Possible funding sources for the city’s Affordable Housing Trust Fund will be discussed at the Ashland City Council study session Monday.

A lack of available and affordable housing in Ashland continues to be a key issue both in the city’s two-year budget being developed now and in testimony presented to the City Council by the city’s own housing commission.

The fund, established in 2008, has not had additional revenue added since the initial allocation. It currently has a balance of $166,000 available. The council is deliberating on how it might create dedicated money for the fund and how that money might best be allocated.

As of now the Housing Commission has requested access to city funding, but the council has not yet developed a strategy for the commission to use the money. It’s likely this will also be a part of the discussion.

In a news release co-authored by Rich Rohde of the Housing Commission and Evan Lasley of Oregon’s labor organization, the AFL-CIO, the groups claim the city’s failure to act will hurt families in Ashland. “Working families in Ashland are being displaced due to a lack of workforce housing. They need action, not just a commitment to explore possibilities. Our community has waited a long time for this study session, and we are glad that the city is moving forward — but we can’t wait forever for city leaders to take the steps needed to fund our Housing Trust Fund," said Lasley.

The fund can be leveraged to obtain more money, according to the groups. They claim on average, for every dollar that a city puts into an AHTF, $6.50 is matched by outside funding sources both from private donors and public agencies. “There are currently no dedicated revenues sources for AHTF, meaning projects that could potentially alleviate Ashland’s housing crisis cannot go forward at this time,” said Lasley.

Also on the agenda is a discussion on use of Pioneer Hall as a winter and emergency shelter for the homeless. Questions include whether there's a better location available, the difficulty of finding volunteers to staff the shelter, and whether the city wants to renew its contract with Options for Homeless Residents of Ashland to run the emergency shelter.

The study session starts at 5:30 p.m. in the Siskiyou Room at the Ashland Community Development Building, 51 Winburn Way. Study sessions are webcast at www.ustream.tv/channel/city-of-ashland-oregon.

The council on Tuesday at their regular business meeting is also expected to finalize a move they made on May 2 restoring much of a grant to the Ashland Community Resource center which works with the city’s poor and homeless by providing access to housing, job services and other essential services. At their annual social service grant allocation the council had taken ACRC from a recommended grant of $40,000 to $4,000. On May 2 Councilor Stefani Seffinger made a motion to re-consider the cut back and restore more funding. Her motion prevailed and city staffers were directed to find an additional $22,000 for ACRC which is to be finalized on Tuesday.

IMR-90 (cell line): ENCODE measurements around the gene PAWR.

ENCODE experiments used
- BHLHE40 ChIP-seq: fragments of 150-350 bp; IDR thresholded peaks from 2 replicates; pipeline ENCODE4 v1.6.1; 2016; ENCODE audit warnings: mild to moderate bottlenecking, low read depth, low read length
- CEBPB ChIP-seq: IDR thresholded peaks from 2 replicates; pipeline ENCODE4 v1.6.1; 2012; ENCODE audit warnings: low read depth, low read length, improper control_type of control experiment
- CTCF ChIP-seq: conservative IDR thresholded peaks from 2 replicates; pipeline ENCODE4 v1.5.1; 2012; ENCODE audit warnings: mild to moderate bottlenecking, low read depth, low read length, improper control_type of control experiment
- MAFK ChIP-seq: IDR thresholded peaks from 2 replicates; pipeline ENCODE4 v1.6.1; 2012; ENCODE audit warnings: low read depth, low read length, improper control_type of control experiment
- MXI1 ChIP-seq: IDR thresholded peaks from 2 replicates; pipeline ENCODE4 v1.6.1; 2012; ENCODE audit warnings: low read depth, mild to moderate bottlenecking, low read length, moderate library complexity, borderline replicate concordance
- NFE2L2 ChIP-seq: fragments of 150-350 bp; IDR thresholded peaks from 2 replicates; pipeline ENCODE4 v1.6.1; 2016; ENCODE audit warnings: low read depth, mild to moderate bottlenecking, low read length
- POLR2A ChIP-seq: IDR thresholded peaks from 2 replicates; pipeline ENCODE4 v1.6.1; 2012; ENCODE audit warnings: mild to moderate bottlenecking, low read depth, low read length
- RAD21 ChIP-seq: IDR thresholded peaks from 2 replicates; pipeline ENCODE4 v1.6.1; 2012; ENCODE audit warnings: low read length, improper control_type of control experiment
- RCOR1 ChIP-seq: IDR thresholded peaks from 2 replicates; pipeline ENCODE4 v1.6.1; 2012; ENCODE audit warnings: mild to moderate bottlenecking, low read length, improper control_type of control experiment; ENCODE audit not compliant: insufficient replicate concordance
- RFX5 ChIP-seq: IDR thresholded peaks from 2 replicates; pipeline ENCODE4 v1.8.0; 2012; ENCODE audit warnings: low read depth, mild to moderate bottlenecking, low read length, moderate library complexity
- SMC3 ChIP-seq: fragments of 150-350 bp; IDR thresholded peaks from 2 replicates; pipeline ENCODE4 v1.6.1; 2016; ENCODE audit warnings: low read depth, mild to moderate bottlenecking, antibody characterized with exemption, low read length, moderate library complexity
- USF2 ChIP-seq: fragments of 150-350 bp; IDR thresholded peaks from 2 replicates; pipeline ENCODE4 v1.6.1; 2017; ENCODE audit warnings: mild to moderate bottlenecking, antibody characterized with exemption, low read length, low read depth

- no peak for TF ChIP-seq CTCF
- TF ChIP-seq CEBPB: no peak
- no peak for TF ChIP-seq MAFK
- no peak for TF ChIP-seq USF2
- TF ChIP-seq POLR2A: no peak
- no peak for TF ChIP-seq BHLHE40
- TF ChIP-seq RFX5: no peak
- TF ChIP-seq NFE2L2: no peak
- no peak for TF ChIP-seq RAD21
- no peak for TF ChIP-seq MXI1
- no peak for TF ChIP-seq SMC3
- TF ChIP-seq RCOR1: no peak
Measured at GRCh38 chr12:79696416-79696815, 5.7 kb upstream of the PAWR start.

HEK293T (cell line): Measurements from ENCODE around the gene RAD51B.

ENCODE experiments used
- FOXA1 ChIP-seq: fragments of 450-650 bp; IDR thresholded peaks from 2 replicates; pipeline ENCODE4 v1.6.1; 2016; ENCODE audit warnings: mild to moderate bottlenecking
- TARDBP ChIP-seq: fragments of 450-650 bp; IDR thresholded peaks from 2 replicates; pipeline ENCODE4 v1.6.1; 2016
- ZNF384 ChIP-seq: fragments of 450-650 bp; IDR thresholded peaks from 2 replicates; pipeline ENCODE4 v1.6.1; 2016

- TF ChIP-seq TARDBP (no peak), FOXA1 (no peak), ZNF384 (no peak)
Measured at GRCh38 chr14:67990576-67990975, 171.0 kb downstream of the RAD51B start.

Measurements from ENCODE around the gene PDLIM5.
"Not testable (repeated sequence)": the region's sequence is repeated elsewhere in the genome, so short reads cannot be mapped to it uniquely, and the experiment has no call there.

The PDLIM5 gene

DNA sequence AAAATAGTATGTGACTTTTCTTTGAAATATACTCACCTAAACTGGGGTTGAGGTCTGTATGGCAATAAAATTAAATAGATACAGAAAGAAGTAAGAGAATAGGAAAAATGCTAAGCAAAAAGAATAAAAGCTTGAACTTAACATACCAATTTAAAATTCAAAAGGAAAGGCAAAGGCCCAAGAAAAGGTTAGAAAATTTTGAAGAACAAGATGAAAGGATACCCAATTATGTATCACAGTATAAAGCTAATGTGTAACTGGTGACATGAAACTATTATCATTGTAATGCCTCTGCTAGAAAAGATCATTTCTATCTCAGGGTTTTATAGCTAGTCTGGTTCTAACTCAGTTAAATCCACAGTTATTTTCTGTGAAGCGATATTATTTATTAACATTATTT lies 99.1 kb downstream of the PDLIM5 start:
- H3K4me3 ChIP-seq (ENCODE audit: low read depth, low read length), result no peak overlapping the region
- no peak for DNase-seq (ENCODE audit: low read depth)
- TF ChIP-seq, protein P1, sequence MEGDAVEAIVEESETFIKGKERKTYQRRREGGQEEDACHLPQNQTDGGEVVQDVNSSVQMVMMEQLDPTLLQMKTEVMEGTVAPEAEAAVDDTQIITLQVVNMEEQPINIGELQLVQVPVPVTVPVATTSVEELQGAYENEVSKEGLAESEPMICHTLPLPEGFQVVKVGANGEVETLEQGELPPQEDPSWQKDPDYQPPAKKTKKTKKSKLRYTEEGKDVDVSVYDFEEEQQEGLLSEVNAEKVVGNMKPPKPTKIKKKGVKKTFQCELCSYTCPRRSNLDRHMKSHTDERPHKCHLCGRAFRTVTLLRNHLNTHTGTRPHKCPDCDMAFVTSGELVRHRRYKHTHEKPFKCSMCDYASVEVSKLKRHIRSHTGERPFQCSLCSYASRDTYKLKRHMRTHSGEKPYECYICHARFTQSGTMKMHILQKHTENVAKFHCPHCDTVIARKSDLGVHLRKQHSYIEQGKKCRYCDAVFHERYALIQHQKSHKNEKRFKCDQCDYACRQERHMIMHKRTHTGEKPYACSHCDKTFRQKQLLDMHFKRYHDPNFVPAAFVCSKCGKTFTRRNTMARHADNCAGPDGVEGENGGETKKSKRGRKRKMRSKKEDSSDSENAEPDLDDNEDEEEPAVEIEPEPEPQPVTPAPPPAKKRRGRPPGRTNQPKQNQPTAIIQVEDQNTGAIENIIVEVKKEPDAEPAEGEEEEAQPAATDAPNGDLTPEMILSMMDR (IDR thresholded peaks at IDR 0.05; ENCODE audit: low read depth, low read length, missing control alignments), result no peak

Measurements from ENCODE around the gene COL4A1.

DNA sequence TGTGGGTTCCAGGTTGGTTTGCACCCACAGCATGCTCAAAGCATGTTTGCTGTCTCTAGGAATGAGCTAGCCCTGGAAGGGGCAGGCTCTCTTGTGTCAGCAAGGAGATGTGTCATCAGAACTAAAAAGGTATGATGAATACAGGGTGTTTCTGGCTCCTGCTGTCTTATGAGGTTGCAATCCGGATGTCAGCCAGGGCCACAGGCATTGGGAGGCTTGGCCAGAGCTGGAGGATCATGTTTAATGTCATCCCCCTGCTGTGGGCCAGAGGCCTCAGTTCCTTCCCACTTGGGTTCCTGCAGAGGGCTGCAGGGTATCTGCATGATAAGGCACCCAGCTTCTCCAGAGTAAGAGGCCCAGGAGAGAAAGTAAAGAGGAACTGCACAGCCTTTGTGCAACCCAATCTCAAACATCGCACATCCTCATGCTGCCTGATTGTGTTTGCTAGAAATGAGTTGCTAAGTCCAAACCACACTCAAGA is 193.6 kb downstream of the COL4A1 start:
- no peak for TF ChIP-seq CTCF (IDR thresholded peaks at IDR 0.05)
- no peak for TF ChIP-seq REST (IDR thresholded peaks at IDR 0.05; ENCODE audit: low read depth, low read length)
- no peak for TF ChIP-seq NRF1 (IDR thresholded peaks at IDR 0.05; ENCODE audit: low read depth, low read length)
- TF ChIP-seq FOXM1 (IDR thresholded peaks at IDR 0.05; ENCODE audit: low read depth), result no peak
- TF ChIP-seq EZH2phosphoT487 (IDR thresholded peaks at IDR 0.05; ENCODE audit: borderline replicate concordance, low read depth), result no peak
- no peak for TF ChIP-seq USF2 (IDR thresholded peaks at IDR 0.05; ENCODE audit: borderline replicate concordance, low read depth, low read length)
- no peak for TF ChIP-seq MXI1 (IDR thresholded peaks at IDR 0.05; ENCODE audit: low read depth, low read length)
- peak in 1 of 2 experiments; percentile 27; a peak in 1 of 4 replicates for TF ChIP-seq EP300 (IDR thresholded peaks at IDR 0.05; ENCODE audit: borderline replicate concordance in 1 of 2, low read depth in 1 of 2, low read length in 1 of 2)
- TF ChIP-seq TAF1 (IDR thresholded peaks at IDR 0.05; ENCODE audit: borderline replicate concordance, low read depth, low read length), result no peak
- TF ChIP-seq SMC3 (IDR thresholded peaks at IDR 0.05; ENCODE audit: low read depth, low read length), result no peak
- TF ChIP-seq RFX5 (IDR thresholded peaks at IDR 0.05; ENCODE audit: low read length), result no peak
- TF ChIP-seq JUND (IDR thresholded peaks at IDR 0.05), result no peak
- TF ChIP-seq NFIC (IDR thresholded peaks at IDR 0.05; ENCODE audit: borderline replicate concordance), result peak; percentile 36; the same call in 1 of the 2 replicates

Additionally the council will consider adding two new items under the Enhanced Law Enforcement Area which requires a court appearance for which a failure to appear would bring a default judgement or criminal prosecution. The ELEA is generally the area in downtown Ashland. Added to the list of things you can’t do is have a dog without the license required or smoke marijuana in public. These things are already subject to citation but if done in the enhanced area carry the possibility of a stronger penalty. Councilors will also receive the annual report from the police department on use of force and the jail bed rental program which was implemented last year.

Also on Tuesday, the City Council will by proclamation declare Ashland an International City of Peace, which encourages city and community leaders to work with concerned citizens to develop policies and procedures that promote a culture of peace in the region.

The proclamation was requested by the Ashland Culture of Peace Commission in order to solidify the city’s role to “provide inspiration for all citizens to create an emerging, evolving, living model for thriving together as fellow humans.”

The council will meet in its regular business meeting at 7 p.m. Tuesday at 1175 East Main St.

— Email Ashland freelance writer Julie Akins at julieanneakins@gmail.com and follow her on Twitter at twitter.com/@julieakins.